It goes back to our first point: observation. I had a drawing teacher years ago who was a professional illustrator. He did those romance novel covers, the ones where the man has long hair and a billowy shirt open to his waist, and the woman’s breasts are nearly bursting out of her corset while they kiss. As cheesy as those images may be, they are usually quality drawings with an understanding of anatomy and pose. When he demonstrated drawing for our class, it seemed like every pencil stroke was in the right place the first time, no movement of his hand was wasted. This was simultaneously inspiring and discouraging. He said, “I’m no better at drawing than you.” The class exhales through their nose in unison. “There is nothing special about this hand or these eyes. I have just trained myself to draw what I see. To look carefully and mark down what is in front of me.” 

Practicing figure drawing with anatomical reference nearby.

It was from that class that I accepted that everyone who had the desire and dedication could learn to draw well, that is, they could draw the human figure in proportion. The key is observation. Drawing what you see. Not what you think it should look like, but what is actually there in front of you. Children draw a face with two eyes on the same side of the head when drawing a profile because they think, “a face has two eyes.” It takes practice to see what is in front of you rather than what your mind tells you it should be.

So drawing isn’t about training your hand to make nice lines. It is about training your mind to observe carefully, accurately, and in detail.


Every time my son is impressed with what someone does, and he asks how they do it, it’s the same answer – practice. “How does that couple at the pub stay there for eight hours sitting in the sun and drinking beer non-stop, only to cap it off with a couple of whiskeys?” Practice. How does someone learn to paint, draw, or animate well? Practice. They say you have to do 10,000 bad drawings before you do a good one. Animation is the same. It’s not like a fairy sprinkled pixie dust on a child who grew into a beautiful animator and suddenly everything they produced was brilliant. They’ve been working on it. They’ve been working on it for years. If you want to be a good animator, get going on doing your 10,000 bad animations. 

Guidance and Feedback

Companies that make visual effects have dailies. Every day animators sit in a room with their supervisor and show their progress up on the screen. And every day, that supervisor offers feedback, focusing on what needs to be improved to get the shot finalized. No shot gets finalized on the first version. Sometimes they have to do 700 versions before they get it right. It might be that the character isn’t expressing an emotion in a believable way; snakes don’t frown. It might be that the physics look wrong; they jumped too fast or landed too hard. Or maybe the animation is brilliant, but it doesn’t work in the context of that scene or that point in the story. Excellent animation is the result of improving it over multiple versions with expert feedback. 

It’s important to be a critic of your own work. It can be hard to keep perspective on the work you create because you’ve been working on it so closely, and the mind tends to accept as normal and good what it finds familiar. The first time you hear a pop song you might not like it. But if you hear it enough times, you might start liking it, if only because of the familiarity. You watch your animation the first time and spot something wrong with the arm movement. The video loops, you watch it again, and maybe that arm isn’t so bad. It loops again and the arm looks fine now. I guess I was wrong, it’s fine after all. Job done.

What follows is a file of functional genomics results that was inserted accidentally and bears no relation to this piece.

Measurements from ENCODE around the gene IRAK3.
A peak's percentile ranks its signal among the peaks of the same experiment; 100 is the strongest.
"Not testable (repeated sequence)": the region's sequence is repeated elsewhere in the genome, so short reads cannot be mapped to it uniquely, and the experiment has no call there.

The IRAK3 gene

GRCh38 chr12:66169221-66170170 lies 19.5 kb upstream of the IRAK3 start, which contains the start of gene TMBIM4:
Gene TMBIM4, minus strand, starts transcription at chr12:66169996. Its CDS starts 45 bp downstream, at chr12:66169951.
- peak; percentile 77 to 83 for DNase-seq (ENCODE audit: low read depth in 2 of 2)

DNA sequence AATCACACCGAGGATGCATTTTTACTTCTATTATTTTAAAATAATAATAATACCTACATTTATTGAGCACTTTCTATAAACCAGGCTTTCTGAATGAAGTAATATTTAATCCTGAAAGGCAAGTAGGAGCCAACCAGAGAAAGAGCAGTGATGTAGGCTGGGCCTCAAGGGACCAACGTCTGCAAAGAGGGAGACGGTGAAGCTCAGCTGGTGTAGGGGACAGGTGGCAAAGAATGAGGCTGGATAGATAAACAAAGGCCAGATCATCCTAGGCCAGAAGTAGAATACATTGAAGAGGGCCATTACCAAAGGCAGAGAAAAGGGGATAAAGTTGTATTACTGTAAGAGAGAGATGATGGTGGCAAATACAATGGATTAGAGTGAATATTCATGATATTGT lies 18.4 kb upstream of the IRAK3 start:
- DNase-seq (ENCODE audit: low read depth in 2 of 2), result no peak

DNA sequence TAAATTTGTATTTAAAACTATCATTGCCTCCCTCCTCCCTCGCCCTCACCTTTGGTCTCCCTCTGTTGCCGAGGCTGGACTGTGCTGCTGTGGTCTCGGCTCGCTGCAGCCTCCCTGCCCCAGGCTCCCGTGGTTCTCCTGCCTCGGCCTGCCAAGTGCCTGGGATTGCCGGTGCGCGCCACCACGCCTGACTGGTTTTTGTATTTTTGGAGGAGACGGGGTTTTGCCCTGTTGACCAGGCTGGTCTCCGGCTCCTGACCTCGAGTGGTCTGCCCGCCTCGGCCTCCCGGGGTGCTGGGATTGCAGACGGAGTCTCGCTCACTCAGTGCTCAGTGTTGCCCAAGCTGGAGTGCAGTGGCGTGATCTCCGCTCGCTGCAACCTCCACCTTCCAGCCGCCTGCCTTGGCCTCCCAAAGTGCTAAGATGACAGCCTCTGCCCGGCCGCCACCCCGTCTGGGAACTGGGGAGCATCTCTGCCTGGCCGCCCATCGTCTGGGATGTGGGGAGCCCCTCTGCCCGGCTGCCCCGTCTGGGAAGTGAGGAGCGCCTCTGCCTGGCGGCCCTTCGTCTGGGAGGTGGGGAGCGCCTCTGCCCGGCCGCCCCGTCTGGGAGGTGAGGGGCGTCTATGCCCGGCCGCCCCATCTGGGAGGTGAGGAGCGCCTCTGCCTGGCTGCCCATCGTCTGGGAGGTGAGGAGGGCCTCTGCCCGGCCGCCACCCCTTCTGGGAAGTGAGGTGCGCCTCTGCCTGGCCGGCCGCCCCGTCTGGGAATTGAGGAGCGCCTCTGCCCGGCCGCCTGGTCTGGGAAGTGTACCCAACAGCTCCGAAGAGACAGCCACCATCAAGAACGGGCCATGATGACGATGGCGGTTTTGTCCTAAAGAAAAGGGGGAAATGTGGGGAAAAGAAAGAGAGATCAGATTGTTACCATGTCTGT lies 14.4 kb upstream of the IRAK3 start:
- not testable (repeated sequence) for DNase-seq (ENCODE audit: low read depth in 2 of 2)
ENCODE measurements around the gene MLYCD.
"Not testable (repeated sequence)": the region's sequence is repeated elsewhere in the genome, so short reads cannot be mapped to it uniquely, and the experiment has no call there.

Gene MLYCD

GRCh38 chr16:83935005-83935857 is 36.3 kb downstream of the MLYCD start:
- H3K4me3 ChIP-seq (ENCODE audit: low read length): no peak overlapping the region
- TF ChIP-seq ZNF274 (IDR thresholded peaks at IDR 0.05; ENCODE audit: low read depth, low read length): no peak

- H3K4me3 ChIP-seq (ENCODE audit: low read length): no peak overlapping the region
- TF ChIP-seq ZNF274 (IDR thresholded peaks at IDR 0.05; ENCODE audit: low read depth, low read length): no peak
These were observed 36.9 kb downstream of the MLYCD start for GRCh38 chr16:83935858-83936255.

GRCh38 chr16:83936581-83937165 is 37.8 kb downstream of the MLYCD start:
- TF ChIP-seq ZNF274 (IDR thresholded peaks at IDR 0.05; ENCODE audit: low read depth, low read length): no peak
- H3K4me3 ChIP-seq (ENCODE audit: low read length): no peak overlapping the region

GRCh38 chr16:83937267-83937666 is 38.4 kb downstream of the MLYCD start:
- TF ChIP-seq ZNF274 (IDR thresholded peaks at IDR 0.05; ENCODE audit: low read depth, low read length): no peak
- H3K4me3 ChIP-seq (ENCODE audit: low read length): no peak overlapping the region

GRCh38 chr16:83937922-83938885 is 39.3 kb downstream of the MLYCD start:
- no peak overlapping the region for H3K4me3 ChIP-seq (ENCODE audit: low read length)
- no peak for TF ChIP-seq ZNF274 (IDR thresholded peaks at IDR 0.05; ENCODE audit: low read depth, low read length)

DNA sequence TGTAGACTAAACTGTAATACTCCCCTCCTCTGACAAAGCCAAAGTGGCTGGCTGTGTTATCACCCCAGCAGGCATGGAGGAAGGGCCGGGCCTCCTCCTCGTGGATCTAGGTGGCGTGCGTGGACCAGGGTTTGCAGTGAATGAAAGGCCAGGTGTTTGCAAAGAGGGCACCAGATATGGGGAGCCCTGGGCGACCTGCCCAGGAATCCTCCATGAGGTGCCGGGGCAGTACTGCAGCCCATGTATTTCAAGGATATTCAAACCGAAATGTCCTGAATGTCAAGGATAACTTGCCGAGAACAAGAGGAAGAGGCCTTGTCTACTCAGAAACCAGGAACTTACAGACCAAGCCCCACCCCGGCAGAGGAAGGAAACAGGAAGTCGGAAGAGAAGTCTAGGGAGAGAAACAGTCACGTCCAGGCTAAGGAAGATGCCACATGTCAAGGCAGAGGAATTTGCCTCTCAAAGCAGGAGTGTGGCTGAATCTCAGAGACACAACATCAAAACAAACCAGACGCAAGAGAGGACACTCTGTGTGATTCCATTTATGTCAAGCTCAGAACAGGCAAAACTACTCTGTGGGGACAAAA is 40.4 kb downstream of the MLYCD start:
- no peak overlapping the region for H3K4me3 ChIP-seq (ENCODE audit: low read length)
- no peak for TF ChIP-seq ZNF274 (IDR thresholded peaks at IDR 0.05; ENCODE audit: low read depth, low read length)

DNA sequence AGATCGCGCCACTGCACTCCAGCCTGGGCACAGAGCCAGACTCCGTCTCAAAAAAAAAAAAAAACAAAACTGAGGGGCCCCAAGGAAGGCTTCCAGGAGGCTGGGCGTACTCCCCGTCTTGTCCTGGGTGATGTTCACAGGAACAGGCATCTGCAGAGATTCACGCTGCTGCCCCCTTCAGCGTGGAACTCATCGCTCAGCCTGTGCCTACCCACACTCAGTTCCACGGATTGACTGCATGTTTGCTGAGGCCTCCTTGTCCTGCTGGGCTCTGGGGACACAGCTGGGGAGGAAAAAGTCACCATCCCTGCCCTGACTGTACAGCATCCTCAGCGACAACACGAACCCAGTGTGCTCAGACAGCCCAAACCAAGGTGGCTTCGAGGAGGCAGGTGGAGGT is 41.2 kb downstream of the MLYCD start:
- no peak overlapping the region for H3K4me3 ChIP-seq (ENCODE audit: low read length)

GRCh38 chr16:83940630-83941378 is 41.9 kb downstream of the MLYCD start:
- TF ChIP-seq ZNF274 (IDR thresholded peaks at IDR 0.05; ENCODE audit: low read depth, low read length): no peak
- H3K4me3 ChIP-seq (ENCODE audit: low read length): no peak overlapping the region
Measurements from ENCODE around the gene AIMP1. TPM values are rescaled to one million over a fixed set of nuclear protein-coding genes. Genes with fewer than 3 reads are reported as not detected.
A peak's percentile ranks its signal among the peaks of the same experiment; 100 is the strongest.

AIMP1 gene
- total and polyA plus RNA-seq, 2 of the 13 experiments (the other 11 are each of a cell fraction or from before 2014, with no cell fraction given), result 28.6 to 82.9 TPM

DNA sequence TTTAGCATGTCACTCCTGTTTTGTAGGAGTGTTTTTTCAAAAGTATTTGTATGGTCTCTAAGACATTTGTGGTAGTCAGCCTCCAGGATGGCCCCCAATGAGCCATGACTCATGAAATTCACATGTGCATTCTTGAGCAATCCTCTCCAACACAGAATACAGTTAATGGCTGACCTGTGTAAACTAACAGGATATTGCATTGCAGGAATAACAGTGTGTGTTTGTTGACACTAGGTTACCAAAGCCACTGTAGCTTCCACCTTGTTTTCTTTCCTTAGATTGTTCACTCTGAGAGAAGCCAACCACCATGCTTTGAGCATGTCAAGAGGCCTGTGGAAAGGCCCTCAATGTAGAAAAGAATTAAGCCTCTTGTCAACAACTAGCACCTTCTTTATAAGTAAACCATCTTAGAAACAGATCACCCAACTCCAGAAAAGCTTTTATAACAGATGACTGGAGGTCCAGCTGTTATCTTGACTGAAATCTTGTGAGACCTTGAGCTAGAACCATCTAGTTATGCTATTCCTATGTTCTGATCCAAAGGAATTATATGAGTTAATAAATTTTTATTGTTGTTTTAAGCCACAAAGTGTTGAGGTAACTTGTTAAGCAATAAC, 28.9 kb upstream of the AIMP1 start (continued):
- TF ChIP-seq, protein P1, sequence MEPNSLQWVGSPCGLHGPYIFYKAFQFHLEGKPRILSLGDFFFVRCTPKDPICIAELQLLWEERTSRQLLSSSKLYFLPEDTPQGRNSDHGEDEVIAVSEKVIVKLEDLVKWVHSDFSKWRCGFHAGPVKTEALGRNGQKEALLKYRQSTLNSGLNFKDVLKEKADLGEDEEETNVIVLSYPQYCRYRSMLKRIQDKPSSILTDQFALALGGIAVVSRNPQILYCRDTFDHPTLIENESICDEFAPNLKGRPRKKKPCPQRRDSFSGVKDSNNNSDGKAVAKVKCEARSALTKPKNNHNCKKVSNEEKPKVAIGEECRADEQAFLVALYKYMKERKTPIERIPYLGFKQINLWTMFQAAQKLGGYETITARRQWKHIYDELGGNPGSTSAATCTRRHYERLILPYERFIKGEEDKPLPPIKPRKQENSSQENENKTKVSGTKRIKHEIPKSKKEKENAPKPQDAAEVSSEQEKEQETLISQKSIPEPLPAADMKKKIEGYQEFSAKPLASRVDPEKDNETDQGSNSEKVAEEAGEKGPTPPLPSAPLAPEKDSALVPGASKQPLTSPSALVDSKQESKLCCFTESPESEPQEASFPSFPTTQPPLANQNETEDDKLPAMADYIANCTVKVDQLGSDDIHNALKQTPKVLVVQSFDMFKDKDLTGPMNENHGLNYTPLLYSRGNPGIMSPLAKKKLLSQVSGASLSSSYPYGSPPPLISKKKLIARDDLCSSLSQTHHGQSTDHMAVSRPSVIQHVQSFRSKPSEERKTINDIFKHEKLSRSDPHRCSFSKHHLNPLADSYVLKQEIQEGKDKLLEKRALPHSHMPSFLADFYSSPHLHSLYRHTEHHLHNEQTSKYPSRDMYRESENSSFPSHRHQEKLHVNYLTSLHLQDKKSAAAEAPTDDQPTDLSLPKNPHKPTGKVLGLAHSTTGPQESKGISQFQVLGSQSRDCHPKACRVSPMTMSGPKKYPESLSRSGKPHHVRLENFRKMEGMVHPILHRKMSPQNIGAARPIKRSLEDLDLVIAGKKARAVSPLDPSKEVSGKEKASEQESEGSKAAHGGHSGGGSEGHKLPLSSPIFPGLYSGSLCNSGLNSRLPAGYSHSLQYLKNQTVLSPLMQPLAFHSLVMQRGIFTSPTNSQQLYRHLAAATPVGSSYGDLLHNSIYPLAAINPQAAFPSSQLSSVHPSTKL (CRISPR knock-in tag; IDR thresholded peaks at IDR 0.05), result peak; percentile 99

Watch your animation upside down and flipped as a mirror image to get a fresh perspective. Show it to teachers and professionals to get constructive criticism. Show it to grandma, or someone who knows nothing about the process of animation to get their reaction, as they will tend to offer feedback that is purely about the performance and effect of the animation without getting caught up in the technical process. 

And don’t get precious about your work. Students will spend days keyframing a character, their timeline a solid red of key ticks which mark the timing of each pose. After they get critique they can be resistant to change. They spent so much time making this, how could they possibly tear it down and start again? The mistake in that thinking is that the hard work was done with the mouse and keyboard. The hard work was done in their mind – conceptualizing the animation and breaking down all the movements. If you have clarity on that, getting your rig to perform what is in your head is relatively quick, especially the second (or third, or seven hundredth) time around. 


Observe: Study life, how people and animals move, and emote. 

Performance: Take acting and improv classes and make more inventive choices.

Practice: Practice, practice.

Guidance and Feedback: From yourself, and from others.

And don’t give up. Just as I believe that anyone with the desire and dedication can learn to draw well, I believe the same about animation. Some people believe animators are born, not taught, but I say no. The mistake is not recognizing how long they have been working on their craft. That weird kid in the back of the class who was always staring at people has been practicing observation for years. When it came time to animate she was several steps ahead of the others. You want to become a professional animator? Become like that weird kid. Stare at others. Act the fool. Do embarrassing drawings. Obsessively practice. Listen to feedback and always be willing to tear down your work and start over.

Article authored by Andrew Schlussel. Andrew works as Director of Talent Development at Framestore and teaches at the Academy of Art University, San Fransisco.